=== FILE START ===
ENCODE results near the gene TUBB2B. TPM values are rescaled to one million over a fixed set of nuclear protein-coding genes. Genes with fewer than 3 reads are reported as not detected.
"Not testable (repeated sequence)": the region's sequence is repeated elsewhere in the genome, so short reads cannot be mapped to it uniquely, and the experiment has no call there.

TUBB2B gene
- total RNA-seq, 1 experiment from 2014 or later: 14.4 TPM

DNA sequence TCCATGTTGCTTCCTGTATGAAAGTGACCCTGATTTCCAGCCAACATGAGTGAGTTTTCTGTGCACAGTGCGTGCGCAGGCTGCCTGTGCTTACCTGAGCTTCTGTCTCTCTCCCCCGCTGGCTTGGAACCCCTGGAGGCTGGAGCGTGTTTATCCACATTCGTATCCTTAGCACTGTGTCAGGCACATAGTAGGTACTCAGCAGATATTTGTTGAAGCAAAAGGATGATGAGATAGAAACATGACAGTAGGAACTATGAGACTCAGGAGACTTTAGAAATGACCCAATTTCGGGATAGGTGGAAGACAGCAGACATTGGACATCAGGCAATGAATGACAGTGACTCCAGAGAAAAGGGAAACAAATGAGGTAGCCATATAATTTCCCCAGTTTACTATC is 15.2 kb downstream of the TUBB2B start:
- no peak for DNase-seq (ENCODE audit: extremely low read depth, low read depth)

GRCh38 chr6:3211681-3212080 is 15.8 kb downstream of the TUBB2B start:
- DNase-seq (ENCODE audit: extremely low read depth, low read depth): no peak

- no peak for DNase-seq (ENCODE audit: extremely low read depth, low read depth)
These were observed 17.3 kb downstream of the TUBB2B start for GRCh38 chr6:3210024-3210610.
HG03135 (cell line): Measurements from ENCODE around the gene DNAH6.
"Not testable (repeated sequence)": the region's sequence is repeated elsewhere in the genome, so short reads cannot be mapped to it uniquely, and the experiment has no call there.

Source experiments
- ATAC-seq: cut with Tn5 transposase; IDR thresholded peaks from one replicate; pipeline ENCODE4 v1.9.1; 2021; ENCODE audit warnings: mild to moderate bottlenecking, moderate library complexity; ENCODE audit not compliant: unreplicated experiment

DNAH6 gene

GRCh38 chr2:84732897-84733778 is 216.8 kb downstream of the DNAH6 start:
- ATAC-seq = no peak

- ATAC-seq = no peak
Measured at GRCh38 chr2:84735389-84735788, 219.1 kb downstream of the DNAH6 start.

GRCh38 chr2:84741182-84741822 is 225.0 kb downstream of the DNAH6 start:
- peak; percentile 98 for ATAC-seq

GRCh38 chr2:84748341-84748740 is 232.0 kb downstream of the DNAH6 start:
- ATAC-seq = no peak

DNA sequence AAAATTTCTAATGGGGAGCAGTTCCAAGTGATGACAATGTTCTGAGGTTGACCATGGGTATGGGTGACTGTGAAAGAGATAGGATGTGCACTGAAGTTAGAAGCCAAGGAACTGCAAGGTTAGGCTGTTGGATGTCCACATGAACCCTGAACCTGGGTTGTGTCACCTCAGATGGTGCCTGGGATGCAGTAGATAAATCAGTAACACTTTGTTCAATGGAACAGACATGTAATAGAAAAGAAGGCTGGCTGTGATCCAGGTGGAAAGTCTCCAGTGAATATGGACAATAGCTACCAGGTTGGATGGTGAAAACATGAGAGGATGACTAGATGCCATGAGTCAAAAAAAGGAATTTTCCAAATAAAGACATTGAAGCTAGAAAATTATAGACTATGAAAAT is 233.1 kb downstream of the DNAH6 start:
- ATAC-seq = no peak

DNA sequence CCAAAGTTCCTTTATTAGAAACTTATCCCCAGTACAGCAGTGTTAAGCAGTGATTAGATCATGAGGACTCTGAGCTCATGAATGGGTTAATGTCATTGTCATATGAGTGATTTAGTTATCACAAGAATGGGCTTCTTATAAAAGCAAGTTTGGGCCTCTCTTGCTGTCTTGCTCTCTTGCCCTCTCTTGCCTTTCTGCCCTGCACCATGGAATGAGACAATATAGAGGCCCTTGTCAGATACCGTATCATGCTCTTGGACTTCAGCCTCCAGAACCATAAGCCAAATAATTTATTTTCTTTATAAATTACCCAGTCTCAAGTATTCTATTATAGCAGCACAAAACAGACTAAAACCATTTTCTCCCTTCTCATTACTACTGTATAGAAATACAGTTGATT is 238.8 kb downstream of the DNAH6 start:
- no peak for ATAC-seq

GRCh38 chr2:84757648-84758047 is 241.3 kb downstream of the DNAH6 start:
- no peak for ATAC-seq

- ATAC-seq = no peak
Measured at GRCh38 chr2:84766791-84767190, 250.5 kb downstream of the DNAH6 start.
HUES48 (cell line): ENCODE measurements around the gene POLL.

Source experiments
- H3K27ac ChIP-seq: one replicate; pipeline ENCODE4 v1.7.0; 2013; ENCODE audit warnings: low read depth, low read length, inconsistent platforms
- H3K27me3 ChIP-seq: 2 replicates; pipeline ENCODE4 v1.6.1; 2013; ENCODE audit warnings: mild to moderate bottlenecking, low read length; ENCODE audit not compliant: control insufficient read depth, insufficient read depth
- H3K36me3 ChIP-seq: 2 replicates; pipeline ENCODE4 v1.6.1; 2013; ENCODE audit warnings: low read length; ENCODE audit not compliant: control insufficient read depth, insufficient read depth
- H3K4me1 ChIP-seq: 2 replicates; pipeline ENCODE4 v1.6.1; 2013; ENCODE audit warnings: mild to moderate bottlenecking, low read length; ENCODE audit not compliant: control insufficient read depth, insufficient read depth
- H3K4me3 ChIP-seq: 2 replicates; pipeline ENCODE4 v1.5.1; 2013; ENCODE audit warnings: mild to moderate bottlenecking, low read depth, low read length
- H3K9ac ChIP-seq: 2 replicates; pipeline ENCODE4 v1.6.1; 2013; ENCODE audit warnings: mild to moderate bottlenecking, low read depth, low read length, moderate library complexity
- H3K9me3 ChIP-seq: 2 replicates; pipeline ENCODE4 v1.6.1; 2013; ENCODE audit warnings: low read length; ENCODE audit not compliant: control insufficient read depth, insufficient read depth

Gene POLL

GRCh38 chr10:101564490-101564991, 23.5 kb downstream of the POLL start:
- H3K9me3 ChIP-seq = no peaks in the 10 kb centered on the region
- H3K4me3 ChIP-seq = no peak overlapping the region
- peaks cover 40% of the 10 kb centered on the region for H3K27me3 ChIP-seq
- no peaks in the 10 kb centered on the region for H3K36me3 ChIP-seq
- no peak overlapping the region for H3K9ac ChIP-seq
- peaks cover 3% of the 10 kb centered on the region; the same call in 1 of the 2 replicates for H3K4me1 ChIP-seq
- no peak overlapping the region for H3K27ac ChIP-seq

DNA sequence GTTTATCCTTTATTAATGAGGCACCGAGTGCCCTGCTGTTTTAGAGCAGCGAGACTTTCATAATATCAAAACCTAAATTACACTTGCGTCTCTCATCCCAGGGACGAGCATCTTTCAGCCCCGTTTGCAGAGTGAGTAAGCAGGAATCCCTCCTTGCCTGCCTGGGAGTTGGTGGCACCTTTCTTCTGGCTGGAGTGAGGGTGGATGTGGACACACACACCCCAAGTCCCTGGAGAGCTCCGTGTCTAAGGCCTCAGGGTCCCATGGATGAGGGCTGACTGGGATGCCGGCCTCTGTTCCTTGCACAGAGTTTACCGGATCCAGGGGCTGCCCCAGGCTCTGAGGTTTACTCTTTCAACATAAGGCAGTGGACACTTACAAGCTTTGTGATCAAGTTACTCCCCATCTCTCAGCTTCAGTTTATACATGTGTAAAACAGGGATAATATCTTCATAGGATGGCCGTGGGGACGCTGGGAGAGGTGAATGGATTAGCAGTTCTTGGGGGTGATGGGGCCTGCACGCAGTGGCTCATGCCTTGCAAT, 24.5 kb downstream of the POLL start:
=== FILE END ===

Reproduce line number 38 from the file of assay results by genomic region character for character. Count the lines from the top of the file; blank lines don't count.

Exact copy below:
- H3K4me3 ChIP-seq: 2 replicates; pipeline ENCODE4 v1.5.1; 2013; ENCODE audit warnings: mild to moderate bottlenecking, low read depth, low read length